I remember one time the FBI was interested in interviewing a client of mine involving a multi-defendant fraud case in Las Vegas. The Government charged him with being a member of the conspiracy to defraud insurance companies. Normally I would never let them interview a client unless we had a plea agreement nailed down tight and I knew as much as possible about the circumstances of the crime and the culpability of my client. But this case was different.
A large group of Albanians had devised a criminal scheme with a well-known lawyer and a lesser known chiropractor to fake auto accidents and milk the insurance companies for money. The lawyer got his 30% contingency payment, the chiropractor got his 20-30 fake visits paid for and all they needed for the scheme to work was to recruit a fresh group of willing participants each week to fake the auto accidents and resulting injuries. After about a year of these shenanigans, the federal government swooped in and arrested the whole lot of these conspirators – about 120 of them – and began bargaining with them for pleas of guilty. What the Government wanted was to have the guilty pleas and cooperation of the lesser involved Albanians to reveal the recruiters, the attorneys, and the chiropractors. And this they did.
The FBI approached me and offered a plea for something less than the 18 USC section 371 conspiracy to commit fraud. I don’t remember what it was but it would only require that he be subject to probation. He told me – and I believed him – that he was one of the first in this scheme. We declined the plea agreement.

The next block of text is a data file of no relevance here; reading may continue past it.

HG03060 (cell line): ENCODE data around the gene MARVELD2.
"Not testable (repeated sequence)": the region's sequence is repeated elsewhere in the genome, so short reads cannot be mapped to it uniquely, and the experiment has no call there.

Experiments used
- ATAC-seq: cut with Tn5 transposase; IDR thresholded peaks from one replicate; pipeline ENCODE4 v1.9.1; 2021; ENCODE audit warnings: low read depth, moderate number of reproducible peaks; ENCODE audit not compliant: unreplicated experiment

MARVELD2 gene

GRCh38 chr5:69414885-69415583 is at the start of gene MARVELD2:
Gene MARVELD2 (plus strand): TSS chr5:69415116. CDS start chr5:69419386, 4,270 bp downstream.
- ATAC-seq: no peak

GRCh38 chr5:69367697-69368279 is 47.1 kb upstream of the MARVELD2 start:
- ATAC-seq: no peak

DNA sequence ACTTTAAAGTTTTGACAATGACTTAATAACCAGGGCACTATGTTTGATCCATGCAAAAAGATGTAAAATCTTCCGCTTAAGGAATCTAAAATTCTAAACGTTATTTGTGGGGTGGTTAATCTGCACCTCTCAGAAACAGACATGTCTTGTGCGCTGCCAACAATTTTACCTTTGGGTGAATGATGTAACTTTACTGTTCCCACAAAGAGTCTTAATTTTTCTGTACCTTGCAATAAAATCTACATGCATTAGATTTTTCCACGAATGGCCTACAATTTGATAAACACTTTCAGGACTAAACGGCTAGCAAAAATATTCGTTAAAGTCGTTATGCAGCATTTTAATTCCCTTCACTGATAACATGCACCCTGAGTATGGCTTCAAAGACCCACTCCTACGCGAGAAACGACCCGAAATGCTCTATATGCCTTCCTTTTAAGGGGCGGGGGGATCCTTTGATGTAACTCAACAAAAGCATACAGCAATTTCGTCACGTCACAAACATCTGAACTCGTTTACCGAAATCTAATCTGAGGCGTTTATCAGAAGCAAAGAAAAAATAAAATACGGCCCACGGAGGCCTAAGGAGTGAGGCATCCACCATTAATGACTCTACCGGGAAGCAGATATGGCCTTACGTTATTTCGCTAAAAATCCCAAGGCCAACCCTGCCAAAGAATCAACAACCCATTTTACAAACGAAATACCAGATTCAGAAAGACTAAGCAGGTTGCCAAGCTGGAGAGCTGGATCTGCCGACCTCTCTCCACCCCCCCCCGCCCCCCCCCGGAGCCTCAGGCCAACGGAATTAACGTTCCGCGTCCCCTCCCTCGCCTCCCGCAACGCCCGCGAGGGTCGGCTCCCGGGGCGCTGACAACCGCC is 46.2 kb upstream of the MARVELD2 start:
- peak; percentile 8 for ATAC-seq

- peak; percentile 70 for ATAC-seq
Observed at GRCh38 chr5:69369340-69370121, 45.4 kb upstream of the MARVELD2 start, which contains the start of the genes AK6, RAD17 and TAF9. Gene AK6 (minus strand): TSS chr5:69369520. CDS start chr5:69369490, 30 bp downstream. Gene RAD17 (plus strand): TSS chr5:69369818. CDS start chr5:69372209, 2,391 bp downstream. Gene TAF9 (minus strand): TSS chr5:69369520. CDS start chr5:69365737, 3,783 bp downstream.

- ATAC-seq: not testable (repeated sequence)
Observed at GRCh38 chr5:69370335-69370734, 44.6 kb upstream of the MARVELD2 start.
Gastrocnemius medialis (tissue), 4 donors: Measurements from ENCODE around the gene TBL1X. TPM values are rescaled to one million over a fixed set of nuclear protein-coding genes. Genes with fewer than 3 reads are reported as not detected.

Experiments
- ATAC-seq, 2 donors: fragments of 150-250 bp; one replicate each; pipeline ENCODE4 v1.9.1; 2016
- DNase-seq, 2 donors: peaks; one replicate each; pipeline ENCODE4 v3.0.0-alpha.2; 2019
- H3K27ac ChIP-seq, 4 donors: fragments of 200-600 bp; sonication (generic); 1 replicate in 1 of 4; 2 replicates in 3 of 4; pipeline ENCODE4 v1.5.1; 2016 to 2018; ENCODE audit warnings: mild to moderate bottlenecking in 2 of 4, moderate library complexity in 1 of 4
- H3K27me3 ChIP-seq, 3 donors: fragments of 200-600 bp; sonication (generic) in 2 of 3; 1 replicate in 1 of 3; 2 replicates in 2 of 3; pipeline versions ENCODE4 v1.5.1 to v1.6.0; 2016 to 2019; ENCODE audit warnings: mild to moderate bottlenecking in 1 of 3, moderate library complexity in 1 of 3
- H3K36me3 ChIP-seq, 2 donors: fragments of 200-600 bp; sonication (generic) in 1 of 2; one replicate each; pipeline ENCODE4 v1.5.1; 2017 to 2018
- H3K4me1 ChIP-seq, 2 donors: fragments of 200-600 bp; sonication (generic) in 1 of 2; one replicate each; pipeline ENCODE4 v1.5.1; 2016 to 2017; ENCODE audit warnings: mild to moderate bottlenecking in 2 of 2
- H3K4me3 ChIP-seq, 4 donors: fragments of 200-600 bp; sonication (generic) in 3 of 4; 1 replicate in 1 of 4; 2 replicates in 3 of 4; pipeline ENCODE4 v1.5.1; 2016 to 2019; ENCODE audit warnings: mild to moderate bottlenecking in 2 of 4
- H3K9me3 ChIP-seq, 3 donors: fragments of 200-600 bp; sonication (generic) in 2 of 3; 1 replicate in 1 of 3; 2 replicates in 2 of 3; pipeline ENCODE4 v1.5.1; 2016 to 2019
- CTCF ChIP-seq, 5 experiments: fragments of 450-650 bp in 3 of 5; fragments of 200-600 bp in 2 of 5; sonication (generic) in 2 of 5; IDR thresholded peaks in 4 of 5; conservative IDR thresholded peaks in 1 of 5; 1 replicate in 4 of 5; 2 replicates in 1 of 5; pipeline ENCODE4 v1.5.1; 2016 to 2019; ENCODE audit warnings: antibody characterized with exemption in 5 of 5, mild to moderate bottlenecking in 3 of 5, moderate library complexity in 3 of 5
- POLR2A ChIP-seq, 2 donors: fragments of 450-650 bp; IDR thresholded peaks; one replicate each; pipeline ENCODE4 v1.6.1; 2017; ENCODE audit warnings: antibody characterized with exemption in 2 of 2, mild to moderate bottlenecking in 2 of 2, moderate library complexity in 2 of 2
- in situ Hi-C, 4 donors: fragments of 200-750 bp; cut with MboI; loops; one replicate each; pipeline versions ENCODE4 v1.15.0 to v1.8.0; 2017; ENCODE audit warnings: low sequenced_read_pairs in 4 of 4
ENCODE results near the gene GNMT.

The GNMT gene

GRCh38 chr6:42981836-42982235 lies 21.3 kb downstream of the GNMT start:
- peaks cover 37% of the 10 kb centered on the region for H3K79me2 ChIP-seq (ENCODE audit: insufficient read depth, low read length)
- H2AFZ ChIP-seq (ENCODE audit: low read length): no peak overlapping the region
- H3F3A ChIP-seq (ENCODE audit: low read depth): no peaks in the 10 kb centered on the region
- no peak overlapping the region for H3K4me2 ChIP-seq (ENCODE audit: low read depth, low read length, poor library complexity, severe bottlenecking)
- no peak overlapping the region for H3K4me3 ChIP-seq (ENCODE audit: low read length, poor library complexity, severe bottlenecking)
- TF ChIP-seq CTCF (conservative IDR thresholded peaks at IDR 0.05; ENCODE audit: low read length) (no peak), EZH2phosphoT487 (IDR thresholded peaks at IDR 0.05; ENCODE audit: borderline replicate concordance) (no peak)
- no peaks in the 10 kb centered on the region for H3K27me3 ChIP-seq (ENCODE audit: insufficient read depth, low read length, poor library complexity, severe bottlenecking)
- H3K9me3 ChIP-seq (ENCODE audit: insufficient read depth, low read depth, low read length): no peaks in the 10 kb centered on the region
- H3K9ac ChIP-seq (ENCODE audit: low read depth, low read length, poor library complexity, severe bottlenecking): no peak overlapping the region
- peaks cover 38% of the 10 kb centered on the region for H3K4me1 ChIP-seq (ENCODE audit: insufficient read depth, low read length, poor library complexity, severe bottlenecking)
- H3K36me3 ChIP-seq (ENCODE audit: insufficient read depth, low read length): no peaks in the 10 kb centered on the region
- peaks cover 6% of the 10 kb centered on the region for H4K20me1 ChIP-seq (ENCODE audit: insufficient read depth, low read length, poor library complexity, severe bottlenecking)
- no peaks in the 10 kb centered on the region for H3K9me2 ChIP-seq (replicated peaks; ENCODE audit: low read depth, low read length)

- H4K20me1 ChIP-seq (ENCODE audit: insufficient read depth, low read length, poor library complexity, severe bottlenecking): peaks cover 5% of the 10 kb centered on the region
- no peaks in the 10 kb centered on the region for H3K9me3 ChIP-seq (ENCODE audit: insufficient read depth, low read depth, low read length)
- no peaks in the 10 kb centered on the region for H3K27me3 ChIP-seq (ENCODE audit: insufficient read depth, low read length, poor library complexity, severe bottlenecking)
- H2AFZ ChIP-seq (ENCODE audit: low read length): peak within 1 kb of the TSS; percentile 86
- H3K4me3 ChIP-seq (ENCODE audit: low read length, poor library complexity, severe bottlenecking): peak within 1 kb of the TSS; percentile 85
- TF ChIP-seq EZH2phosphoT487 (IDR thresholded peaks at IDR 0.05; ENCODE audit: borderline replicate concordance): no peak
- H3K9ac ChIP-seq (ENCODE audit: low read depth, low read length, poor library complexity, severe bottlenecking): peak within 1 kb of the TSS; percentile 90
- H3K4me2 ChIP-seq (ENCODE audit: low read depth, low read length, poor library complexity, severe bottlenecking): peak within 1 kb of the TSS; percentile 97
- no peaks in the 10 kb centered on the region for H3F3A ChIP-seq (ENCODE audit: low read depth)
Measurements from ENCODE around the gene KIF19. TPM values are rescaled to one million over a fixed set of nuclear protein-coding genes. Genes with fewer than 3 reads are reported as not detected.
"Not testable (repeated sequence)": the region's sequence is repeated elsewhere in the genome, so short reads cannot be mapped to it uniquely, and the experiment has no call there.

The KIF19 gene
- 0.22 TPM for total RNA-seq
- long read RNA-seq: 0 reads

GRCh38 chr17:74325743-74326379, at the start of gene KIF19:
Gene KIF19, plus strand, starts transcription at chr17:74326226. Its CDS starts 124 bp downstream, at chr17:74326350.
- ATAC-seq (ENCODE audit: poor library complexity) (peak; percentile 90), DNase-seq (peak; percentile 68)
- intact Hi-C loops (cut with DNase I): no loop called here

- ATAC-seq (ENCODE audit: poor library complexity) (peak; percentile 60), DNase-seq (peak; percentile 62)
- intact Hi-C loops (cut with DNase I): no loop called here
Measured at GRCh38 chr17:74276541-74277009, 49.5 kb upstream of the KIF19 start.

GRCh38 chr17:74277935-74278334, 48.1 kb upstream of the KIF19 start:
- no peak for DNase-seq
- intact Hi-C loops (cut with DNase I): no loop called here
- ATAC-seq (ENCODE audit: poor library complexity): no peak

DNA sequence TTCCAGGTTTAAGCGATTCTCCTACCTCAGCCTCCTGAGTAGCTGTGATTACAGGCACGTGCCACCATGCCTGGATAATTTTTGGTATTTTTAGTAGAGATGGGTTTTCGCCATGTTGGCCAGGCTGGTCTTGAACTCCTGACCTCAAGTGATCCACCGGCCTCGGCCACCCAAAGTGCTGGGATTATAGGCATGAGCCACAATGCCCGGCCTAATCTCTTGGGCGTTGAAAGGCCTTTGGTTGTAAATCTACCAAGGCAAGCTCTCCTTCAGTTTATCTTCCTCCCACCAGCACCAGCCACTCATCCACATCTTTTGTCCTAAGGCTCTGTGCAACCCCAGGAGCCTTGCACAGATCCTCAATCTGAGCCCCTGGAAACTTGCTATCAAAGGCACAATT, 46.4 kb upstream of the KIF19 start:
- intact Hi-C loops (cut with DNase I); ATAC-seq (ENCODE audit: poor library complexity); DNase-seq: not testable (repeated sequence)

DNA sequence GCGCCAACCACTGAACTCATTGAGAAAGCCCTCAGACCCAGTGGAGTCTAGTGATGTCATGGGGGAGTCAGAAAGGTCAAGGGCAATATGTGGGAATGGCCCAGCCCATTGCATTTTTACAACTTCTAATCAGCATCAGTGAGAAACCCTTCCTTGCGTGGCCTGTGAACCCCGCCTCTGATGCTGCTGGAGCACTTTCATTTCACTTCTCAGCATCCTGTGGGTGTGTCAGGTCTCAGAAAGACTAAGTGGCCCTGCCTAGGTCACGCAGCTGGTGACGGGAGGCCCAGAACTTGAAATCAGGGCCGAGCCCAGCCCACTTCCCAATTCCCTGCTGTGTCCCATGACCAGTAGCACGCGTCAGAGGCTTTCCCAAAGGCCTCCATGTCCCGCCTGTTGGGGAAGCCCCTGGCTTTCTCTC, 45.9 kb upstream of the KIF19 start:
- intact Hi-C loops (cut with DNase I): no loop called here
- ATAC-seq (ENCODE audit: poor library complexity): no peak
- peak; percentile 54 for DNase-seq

My client was a back-seat passenger in a car with five people. The accident was real but not serious he said. And then he told how a man had come to the car after the accident was reported and had driven all the people in the car to an attorney’s office whom they were told to hire and then they were taken to a chiropractor. He went only a couple of times to the chiropractor and then told the chiropractor he wasn’t hurt and wouldn’t be coming back. They were not happy with him but the lawyers sent in a bill to the insurance company anyway for 25 visits.
I told the FBI this when they asked for an interview. We showed up at the FBI office in Las Vegas and sat down at a table for an interview. No tape. No camera. I asked the FBI special agent (they are all special, by the way) if I could record the session and he said no. I said, “I only want an accurate representation of the interview. You don’t have a problem with that do you?” We ended speaking with the special agent and not taping the interview, but the FBI policy not to have the session memorialized was troubling. The Government eventually dismissed all charges against my client.
Artwork by Glynn B. Cartledge